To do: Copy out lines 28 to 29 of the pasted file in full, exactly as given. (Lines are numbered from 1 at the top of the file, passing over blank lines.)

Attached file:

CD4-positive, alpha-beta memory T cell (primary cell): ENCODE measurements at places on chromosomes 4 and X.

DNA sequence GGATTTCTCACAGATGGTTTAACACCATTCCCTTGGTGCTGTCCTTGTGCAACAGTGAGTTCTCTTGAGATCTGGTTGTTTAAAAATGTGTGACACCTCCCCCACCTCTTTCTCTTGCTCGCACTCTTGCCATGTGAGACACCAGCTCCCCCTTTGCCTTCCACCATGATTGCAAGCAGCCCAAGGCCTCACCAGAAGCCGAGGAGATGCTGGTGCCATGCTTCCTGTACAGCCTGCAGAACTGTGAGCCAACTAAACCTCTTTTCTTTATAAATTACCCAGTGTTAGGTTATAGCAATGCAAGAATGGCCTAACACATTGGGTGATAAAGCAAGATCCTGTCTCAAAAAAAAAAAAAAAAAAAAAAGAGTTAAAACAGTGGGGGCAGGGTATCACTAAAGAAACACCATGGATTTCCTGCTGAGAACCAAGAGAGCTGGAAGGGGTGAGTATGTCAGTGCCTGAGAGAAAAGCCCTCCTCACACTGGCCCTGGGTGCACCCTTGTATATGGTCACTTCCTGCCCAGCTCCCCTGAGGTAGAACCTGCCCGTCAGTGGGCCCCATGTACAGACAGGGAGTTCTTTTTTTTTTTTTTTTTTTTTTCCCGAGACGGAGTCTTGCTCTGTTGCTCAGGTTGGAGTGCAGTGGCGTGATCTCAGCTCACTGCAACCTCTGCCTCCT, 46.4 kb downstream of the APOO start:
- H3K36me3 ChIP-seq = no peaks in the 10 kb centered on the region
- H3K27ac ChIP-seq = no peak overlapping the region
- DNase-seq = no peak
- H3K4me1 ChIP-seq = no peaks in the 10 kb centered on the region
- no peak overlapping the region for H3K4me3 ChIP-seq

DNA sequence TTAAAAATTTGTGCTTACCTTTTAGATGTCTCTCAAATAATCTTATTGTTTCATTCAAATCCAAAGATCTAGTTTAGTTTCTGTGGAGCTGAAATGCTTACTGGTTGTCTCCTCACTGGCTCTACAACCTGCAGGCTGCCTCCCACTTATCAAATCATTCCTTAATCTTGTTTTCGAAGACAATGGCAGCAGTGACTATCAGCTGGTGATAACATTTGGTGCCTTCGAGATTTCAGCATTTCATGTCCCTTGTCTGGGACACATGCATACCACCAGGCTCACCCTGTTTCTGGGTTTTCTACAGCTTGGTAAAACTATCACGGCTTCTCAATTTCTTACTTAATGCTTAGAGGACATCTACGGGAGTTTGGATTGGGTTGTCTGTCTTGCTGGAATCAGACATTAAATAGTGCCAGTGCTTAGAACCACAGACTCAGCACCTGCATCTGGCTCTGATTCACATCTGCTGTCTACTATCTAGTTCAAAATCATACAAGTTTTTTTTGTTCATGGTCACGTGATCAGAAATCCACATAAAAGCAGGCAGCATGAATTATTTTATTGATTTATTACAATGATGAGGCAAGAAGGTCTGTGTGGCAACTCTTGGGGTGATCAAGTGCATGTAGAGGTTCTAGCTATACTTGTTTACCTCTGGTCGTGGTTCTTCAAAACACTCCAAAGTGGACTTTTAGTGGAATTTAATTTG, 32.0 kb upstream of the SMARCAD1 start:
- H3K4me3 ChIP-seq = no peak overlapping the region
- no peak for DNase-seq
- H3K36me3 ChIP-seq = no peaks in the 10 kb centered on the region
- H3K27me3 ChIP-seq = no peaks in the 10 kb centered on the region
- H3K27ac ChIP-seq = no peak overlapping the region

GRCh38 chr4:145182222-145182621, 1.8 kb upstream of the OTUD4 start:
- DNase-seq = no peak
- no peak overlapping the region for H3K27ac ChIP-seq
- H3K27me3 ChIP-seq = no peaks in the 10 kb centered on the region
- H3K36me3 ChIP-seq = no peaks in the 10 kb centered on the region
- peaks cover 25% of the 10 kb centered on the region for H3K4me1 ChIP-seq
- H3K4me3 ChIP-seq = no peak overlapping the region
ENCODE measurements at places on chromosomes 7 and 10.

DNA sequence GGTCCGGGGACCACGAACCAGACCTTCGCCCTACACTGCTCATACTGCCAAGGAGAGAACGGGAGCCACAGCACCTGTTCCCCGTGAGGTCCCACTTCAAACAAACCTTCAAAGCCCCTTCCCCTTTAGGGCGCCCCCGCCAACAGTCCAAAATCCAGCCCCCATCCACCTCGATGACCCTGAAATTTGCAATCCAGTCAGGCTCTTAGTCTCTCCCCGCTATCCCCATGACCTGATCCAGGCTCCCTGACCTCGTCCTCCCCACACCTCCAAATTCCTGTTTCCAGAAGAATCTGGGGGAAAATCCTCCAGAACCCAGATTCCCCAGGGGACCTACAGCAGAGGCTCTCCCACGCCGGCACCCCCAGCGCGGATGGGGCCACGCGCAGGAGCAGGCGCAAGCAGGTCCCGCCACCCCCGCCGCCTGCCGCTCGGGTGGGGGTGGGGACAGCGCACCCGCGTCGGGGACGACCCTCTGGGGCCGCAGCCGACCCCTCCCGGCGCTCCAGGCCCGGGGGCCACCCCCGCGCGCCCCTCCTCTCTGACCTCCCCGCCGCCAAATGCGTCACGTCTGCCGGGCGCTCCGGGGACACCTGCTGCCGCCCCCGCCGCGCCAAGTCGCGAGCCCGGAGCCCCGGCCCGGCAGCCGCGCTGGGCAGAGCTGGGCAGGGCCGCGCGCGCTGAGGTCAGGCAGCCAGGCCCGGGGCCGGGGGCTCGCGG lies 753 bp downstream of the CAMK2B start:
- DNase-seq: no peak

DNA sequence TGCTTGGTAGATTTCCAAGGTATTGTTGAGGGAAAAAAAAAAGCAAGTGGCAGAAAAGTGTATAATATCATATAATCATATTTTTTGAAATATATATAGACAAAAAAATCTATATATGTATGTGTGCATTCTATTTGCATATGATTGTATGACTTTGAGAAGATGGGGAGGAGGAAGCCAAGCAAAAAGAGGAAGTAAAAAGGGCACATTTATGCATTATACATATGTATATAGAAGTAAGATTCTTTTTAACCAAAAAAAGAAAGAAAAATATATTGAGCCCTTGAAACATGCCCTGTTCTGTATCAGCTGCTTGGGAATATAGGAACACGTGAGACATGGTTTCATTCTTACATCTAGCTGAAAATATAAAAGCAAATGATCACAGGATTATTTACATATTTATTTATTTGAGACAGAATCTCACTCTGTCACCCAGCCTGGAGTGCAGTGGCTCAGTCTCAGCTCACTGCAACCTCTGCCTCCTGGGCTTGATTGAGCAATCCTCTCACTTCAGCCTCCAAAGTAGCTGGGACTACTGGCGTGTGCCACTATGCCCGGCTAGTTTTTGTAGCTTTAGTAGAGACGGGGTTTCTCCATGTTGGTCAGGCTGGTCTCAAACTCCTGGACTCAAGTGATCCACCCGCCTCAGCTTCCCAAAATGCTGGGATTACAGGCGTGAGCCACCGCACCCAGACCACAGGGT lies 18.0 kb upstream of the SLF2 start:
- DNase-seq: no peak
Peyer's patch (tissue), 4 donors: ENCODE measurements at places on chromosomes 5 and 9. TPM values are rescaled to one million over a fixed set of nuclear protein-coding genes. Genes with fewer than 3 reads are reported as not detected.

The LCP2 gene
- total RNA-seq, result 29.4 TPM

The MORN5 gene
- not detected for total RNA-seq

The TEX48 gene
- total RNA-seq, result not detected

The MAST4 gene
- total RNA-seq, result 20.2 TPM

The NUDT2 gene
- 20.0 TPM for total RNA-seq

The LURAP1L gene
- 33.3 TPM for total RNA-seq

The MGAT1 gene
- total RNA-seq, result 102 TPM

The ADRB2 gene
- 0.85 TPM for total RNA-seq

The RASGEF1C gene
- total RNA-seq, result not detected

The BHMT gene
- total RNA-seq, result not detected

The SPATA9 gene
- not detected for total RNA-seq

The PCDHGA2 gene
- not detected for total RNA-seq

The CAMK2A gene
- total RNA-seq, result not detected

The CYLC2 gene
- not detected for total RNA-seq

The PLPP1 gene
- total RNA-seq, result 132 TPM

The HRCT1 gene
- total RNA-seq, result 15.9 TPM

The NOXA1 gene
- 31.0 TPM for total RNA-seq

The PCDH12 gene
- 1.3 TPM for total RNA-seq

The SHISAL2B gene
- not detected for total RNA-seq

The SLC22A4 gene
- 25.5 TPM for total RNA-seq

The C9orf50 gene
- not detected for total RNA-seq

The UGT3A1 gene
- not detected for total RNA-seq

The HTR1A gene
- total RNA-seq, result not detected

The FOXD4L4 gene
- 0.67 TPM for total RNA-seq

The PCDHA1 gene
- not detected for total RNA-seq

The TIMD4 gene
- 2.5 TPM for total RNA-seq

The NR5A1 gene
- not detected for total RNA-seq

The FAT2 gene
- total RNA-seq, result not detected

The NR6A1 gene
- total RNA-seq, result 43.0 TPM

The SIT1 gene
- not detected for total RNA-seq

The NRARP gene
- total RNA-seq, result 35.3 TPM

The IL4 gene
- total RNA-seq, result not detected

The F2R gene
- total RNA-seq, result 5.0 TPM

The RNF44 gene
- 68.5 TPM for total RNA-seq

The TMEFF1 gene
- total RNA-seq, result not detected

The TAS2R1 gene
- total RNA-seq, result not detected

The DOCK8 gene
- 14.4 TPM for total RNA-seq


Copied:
- total RNA-seq, result 29.4 TPM

The MORN5 gene